Here's part two of my self-publishing tips series. This time I'm covering editing and proofreading...
Once you have completed the story, then the real work starts. Editing is work. Real work. After you spend all this time writing your project, you now have to re-approach it with fresh eyes and basically tear it up to put it back together again. The editing process is where excellence happens. After I finished writing the initial story, I spent over a week not even looking at my manuscript. I focused on other things, like cover design, marketing plans, etc. to maintain the energy of my project, but to give me enough time to do a reset on my brain. Then, when I did re-visit my book, I was able to not feel so personal about taking it apart , deleting, rearranging, etc. When you're too close, you don't have the objectivity you need to make the necessary changes so that your work becomes the best that it can be. Another thing that I recommend for editing is to read your first draft all the way through twice before making a single note or change. You'll be tempted to want to make edits along the way, but don't. Don't worry about forgetting something. Trust me, it will jump out at you later as well. What you want to do is get a good overall sense of your work as a complete organic whole. That will allow you to do the 35,000 feet analysis and maneuvering needed to get things in their proper place. On each round of editing, I recommend reading the entire new draft through twice before you start to make your next round of changes.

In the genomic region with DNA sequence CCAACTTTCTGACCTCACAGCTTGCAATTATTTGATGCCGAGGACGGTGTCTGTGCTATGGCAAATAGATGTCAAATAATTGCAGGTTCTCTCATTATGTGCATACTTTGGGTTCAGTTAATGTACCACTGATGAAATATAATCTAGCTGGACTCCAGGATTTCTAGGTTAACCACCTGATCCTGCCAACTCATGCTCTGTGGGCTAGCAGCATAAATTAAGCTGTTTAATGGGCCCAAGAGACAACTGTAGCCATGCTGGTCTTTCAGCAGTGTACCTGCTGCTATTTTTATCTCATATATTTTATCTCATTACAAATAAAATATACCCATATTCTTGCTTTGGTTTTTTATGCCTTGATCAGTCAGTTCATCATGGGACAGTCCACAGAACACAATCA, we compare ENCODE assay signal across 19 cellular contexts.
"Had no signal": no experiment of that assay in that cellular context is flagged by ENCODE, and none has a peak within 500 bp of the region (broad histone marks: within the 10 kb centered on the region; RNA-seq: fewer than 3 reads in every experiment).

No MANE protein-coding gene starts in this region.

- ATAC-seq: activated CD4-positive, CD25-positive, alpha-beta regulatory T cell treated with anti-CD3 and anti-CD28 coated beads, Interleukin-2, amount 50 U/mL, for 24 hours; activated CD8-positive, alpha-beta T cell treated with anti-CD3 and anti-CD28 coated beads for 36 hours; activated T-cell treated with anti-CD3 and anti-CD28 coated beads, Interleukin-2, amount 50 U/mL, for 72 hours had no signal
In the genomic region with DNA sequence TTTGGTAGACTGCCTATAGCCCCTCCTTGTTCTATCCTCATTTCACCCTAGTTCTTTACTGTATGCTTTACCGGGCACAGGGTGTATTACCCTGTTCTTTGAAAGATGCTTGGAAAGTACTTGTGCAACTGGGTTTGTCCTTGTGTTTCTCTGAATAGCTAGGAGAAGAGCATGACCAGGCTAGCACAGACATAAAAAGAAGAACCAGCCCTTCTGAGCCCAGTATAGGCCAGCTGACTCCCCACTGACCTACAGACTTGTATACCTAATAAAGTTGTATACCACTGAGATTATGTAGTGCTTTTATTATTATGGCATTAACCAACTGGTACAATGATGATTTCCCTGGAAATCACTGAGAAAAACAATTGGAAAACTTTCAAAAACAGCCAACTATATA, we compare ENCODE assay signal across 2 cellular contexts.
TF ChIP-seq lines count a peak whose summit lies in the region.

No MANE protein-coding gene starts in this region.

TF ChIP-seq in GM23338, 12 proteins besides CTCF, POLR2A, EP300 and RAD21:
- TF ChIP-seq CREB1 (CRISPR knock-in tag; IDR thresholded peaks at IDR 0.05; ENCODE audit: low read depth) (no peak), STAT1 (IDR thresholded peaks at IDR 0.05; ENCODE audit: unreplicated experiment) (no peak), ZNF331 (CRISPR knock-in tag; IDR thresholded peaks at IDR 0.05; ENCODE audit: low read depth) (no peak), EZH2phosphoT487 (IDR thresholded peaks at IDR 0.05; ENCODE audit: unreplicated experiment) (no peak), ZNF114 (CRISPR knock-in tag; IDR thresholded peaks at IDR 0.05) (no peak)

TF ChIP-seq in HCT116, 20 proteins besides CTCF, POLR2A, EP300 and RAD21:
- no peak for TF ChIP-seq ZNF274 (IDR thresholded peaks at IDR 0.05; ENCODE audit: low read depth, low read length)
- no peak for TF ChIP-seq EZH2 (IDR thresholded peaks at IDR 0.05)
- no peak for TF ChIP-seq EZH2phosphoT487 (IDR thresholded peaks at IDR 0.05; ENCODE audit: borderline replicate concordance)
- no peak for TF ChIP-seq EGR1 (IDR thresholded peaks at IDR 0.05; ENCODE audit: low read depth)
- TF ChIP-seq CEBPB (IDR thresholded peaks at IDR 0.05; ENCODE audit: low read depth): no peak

While they might disappear before your eyes, because you have gotten used to seeing them in your manuscript, typos takes your reader out of his or her experience with your work. It creates seams and rips in something that should be seamless. So, proofreading is a very important step. You absolutely 100% have to have at least two other people read your "final" work all the way through with a critical eye. If you can afford a professional proofreader, go for it. Here's the place to splurge. I had three people read my manuscript before I considered it final. Then, I went back over it with a fine-toothed comb - a super fine toothed comb. Crazy thing, I was still finding typos! Even now, I hope that I got them all out. Although I removed 1000 typos over 10 rounds of proofing, someone reading my book wasn't there for that process, so just one typo means a lot more. One small typo can color the way that someone views your otherwise perfect process. That's why I spent so much time and effort in trying to get it perfect. Clearly nothing is perfect and typos can be easily corrected, especially if you're self-publishing, but you don't want to turn people off unnecessarily.
A few proofreading strategies:
Since your eyes eventually become immune to seeing errors in your writing, you have to find ways to shock your system into paying closer attention. Two things I used:
1. Dot or check each word as you read it. Every single one of the 50,000-100,000 words of your manuscript.
2. Read your entire manuscript out loud. If you have friends with extreme patience, read it out loud to someone else. Slowly and deliberately.
3. Break up your proofreading so that you are only doing part in a day. I suggest spreading the process over at least 5-10 days to make it through your entire manuscript.